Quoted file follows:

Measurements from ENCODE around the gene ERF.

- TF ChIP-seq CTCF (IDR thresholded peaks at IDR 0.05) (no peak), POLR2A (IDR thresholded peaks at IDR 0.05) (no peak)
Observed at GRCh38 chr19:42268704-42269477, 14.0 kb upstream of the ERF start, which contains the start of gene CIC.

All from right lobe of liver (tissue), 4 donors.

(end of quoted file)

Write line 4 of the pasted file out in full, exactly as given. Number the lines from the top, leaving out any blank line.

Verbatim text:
All from right lobe of liver (tissue), 4 donors.